Consistency and creativity are the two magic ingredients to any successful marketing message or tag-line. They go hand-in-hand. Think Nike’s “Just Do It” or BMW’s “Ultimate Driving Machine”. I’ve long argued that one of Coke’s problems is that it hasn’t maintained any diligence in its taglines – or at least to the same degree that they have in packaging.
The WSJ captures this today in reporting on Coke’s new Ads. The inconsistency looks like this:
At what point do they get consistent? And does it matter when you’ve got that much money to sway opinion? I’d love to hear your thoughts. AdAdge had this to say:
The new work “understands that Coke trade dress — the red color, the ribbon, the contour glass, the logos — are magical icons with immeasurable power,” wrote Advertising Age’s Bob Garfield. “It understands that the fizzing, bubbling sound of a soft-drink pour is one of the most fetching, evocative and appetizing sounds on earth.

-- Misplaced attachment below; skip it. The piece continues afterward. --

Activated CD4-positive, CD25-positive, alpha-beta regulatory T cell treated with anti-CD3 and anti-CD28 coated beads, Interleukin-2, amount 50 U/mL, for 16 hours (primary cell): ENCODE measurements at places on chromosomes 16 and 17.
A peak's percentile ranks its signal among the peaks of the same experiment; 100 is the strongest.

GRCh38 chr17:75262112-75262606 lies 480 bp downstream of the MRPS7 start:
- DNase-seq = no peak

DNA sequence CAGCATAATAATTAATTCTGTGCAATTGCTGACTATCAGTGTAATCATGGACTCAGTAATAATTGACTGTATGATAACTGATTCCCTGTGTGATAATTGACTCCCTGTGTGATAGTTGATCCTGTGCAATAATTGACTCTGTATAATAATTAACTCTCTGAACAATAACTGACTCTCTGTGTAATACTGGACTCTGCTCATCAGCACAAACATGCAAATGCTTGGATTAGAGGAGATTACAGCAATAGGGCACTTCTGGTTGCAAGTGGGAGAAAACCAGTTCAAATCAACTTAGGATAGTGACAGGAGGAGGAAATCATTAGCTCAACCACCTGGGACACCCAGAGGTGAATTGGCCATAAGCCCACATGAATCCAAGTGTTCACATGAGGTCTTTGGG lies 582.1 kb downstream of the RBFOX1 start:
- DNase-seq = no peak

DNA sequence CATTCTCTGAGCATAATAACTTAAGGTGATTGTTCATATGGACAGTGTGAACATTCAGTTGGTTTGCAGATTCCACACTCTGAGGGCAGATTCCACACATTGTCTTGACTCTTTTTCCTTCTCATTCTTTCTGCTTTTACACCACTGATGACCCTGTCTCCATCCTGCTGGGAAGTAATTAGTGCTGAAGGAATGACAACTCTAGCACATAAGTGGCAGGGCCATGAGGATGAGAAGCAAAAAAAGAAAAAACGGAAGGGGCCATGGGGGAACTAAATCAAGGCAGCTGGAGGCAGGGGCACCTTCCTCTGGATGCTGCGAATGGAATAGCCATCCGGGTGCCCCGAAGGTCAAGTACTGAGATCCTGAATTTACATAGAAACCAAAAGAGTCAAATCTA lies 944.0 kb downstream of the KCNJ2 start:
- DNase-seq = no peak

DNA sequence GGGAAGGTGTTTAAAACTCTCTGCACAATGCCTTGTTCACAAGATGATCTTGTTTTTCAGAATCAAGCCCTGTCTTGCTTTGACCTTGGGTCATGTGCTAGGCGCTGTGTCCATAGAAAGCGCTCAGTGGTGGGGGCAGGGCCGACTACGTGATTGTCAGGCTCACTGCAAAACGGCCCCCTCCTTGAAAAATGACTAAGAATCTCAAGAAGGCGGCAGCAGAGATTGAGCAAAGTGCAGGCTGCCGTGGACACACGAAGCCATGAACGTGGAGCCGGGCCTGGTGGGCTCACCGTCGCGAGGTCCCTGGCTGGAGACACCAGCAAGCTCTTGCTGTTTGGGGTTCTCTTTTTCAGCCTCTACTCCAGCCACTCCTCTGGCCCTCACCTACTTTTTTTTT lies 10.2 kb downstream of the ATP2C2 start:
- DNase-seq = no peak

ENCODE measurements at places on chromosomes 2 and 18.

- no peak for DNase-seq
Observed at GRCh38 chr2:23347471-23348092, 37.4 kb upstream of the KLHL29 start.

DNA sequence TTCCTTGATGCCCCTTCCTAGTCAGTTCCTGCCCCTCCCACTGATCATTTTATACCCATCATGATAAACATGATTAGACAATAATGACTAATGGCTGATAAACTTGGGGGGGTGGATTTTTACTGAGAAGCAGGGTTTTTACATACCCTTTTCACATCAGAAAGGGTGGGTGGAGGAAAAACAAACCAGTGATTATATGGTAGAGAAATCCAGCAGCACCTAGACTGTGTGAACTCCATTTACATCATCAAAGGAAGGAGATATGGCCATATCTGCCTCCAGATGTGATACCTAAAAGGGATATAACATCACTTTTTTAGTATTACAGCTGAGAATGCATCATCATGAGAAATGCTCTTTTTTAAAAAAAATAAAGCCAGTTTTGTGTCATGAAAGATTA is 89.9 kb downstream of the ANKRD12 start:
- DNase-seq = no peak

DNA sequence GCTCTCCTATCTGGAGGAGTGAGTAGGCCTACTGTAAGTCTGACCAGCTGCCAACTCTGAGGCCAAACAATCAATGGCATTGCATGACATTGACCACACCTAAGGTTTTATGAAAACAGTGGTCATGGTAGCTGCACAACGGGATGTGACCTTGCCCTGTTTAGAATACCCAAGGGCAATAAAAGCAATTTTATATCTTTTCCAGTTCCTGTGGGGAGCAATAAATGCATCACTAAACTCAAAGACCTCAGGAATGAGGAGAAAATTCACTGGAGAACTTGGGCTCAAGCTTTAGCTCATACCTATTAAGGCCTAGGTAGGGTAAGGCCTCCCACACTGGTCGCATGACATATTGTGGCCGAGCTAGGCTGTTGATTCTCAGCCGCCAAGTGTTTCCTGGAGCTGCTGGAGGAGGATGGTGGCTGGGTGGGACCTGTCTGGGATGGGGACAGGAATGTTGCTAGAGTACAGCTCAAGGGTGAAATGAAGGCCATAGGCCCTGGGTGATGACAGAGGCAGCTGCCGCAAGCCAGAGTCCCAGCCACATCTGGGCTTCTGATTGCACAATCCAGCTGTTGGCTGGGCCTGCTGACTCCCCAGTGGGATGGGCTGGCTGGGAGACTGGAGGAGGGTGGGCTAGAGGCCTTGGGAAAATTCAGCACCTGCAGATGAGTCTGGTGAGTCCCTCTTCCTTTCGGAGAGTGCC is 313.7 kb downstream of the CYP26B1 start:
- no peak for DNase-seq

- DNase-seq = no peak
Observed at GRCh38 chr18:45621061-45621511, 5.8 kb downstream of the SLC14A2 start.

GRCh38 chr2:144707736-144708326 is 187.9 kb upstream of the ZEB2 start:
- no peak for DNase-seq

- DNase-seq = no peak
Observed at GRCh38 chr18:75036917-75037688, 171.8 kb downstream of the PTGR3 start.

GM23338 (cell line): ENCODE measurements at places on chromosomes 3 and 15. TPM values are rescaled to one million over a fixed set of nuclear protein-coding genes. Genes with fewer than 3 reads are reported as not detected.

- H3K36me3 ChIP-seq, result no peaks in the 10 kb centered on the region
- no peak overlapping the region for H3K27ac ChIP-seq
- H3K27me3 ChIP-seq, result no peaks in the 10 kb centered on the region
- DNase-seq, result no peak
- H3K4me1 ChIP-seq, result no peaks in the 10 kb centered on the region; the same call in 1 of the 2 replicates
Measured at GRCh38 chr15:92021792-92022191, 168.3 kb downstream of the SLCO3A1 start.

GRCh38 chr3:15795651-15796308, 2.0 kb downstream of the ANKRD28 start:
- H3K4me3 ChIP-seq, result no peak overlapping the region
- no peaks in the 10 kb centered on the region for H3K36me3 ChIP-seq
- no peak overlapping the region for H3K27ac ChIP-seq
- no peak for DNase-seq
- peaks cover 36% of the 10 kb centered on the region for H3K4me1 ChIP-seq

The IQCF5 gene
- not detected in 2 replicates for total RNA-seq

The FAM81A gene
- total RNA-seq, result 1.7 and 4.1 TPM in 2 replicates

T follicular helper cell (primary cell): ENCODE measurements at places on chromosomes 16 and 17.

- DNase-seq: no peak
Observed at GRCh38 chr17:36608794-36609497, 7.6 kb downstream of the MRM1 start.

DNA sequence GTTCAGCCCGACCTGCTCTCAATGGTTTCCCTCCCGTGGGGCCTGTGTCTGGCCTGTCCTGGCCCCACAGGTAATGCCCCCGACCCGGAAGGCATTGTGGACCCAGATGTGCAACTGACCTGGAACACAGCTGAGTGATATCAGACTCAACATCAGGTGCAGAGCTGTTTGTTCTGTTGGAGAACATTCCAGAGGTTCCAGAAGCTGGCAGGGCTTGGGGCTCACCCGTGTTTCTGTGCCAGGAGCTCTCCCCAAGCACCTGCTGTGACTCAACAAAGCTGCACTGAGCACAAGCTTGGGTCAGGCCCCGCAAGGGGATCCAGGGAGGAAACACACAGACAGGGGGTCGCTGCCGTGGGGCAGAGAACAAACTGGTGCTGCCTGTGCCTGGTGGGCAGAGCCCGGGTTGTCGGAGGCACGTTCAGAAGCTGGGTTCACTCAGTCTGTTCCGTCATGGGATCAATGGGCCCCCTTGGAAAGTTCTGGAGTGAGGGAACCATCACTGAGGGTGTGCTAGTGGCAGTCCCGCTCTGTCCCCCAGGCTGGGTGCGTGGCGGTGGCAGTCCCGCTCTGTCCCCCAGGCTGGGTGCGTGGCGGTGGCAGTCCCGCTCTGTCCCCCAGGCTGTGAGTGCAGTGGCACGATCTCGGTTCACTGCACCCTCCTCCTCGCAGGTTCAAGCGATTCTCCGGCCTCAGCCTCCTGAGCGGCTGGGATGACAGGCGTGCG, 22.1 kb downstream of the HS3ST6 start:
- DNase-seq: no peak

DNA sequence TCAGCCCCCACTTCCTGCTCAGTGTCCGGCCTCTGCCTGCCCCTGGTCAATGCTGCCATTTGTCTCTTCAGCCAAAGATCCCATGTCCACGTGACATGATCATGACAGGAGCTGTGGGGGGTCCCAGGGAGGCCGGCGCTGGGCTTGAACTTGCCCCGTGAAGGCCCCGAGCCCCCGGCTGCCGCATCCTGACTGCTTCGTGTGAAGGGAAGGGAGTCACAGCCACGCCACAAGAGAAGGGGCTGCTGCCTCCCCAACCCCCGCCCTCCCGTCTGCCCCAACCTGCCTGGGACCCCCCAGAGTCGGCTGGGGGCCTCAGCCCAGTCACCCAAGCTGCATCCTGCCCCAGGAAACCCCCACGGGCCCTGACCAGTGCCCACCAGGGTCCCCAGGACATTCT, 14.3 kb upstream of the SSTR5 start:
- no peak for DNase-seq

So, I thought I’d take a quick look at how Coke is living the ”Coke Side Of Life“. Their site is pretty much a conventional corporate site and if I want to learn more it directs me to a press kit. Yawn. No wonder kids are switching to Pepsi. In fact, something called ”Make Every Drop Count“ figures more prominently. My Coke is even more confusing and certainly doesn’t directly help bring this to life – take a look at the wallpapers. Nothing there.
Change is confusing enough. Poorly executed change is devastating. And here I was enjoying my Black Cherry Vanilla Diet Coke…
If your going to create a new tagline – which does amount to a value proposition – you’d better make sure your communities and customers can experience and live it. And for it to work, it has to be able to live freely across all your mediums, unencumbered by other slogans, taglines, ideas… Just look at Nike.
Tom Pirko, of consulting firm Bevmark said it all the the WSJ piece: ”Marketing magic cannot be re-created. It has to be created with an original thought that is breakthrough.“
As a complete aside, it’s this kind of reporting that causes me to keep my print subscription. I totally missed this story online. But in the print edition, on the front page of the second section, it screamed at me. That’s why the FT and WSJ thump onto my driveway each morning, and are accompanied by the NYTimes on weekends…